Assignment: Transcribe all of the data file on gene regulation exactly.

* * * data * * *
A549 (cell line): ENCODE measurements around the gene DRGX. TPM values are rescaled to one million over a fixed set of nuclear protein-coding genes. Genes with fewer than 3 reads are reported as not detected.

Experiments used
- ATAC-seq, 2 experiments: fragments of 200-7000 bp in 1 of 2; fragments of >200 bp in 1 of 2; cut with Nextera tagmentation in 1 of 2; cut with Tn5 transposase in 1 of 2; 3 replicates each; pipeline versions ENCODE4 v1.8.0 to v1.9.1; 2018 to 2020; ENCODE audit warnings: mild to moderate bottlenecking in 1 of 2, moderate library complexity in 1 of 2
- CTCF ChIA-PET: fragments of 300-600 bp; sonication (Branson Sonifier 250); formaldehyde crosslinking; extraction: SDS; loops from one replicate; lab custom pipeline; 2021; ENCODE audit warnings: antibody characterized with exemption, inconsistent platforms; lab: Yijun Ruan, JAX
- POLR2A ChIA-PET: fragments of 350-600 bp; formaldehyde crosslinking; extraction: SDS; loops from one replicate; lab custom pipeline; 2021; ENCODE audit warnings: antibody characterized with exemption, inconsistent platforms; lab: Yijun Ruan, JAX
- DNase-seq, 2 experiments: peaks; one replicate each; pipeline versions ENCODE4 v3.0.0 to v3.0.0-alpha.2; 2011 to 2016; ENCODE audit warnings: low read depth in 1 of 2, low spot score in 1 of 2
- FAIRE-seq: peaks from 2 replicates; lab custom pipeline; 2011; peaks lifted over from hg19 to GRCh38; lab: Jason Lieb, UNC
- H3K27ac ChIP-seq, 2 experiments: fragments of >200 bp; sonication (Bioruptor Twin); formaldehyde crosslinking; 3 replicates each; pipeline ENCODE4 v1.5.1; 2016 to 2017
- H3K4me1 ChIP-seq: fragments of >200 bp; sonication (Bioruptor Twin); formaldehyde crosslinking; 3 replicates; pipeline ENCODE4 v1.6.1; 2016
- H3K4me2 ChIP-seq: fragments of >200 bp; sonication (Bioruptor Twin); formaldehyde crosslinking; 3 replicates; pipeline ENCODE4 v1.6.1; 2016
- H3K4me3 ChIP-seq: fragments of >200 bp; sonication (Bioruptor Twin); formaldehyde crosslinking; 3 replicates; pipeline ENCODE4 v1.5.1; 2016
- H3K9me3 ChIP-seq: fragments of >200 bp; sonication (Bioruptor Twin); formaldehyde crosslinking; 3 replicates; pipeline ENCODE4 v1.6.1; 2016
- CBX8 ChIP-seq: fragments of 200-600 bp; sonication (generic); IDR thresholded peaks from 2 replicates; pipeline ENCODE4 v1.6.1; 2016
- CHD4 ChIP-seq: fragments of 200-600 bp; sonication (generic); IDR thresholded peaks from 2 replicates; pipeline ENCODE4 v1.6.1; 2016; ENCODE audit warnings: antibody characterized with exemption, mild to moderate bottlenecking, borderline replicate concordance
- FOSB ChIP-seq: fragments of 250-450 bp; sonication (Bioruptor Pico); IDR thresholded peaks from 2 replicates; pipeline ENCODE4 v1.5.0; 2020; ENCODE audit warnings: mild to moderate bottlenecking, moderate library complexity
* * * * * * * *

A549 (cell line): ENCODE measurements around the gene DRGX. TPM values are rescaled to one million over a fixed set of nuclear protein-coding genes. Genes with fewer than 3 reads are reported as not detected.

Experiments used
- ATAC-seq, 2 experiments: fragments of 200-7000 bp in 1 of 2; fragments of >200 bp in 1 of 2; cut with Nextera tagmentation in 1 of 2; cut with Tn5 transposase in 1 of 2; 3 replicates each; pipeline versions ENCODE4 v1.8.0 to v1.9.1; 2018 to 2020; ENCODE audit warnings: mild to moderate bottlenecking in 1 of 2, moderate library complexity in 1 of 2
- CTCF ChIA-PET: fragments of 300-600 bp; sonication (Branson Sonifier 250); formaldehyde crosslinking; extraction: SDS; loops from one replicate; lab custom pipeline; 2021; ENCODE audit warnings: antibody characterized with exemption, inconsistent platforms; lab: Yijun Ruan, JAX
- POLR2A ChIA-PET: fragments of 350-600 bp; formaldehyde crosslinking; extraction: SDS; loops from one replicate; lab custom pipeline; 2021; ENCODE audit warnings: antibody characterized with exemption, inconsistent platforms; lab: Yijun Ruan, JAX
- DNase-seq, 2 experiments: peaks; one replicate each; pipeline versions ENCODE4 v3.0.0 to v3.0.0-alpha.2; 2011 to 2016; ENCODE audit warnings: low read depth in 1 of 2, low spot score in 1 of 2
- FAIRE-seq: peaks from 2 replicates; lab custom pipeline; 2011; peaks lifted over from hg19 to GRCh38; lab: Jason Lieb, UNC
- H3K27ac ChIP-seq, 2 experiments: fragments of >200 bp; sonication (Bioruptor Twin); formaldehyde crosslinking; 3 replicates each; pipeline ENCODE4 v1.5.1; 2016 to 2017
- H3K4me1 ChIP-seq: fragments of >200 bp; sonication (Bioruptor Twin); formaldehyde crosslinking; 3 replicates; pipeline ENCODE4 v1.6.1; 2016
- H3K4me2 ChIP-seq: fragments of >200 bp; sonication (Bioruptor Twin); formaldehyde crosslinking; 3 replicates; pipeline ENCODE4 v1.6.1; 2016
- H3K4me3 ChIP-seq: fragments of >200 bp; sonication (Bioruptor Twin); formaldehyde crosslinking; 3 replicates; pipeline ENCODE4 v1.5.1; 2016
- H3K9me3 ChIP-seq: fragments of >200 bp; sonication (Bioruptor Twin); formaldehyde crosslinking; 3 replicates; pipeline ENCODE4 v1.6.1; 2016
- CBX8 ChIP-seq: fragments of 200-600 bp; sonication (generic); IDR thresholded peaks from 2 replicates; pipeline ENCODE4 v1.6.1; 2016
- CHD4 ChIP-seq: fragments of 200-600 bp; sonication (generic); IDR thresholded peaks from 2 replicates; pipeline ENCODE4 v1.6.1; 2016; ENCODE audit warnings: antibody characterized with exemption, mild to moderate bottlenecking, borderline replicate concordance
- FOSB ChIP-seq: fragments of 250-450 bp; sonication (Bioruptor Pico); IDR thresholded peaks from 2 replicates; pipeline ENCODE4 v1.5.0; 2020; ENCODE audit warnings: mild to moderate bottlenecking, moderate library complexity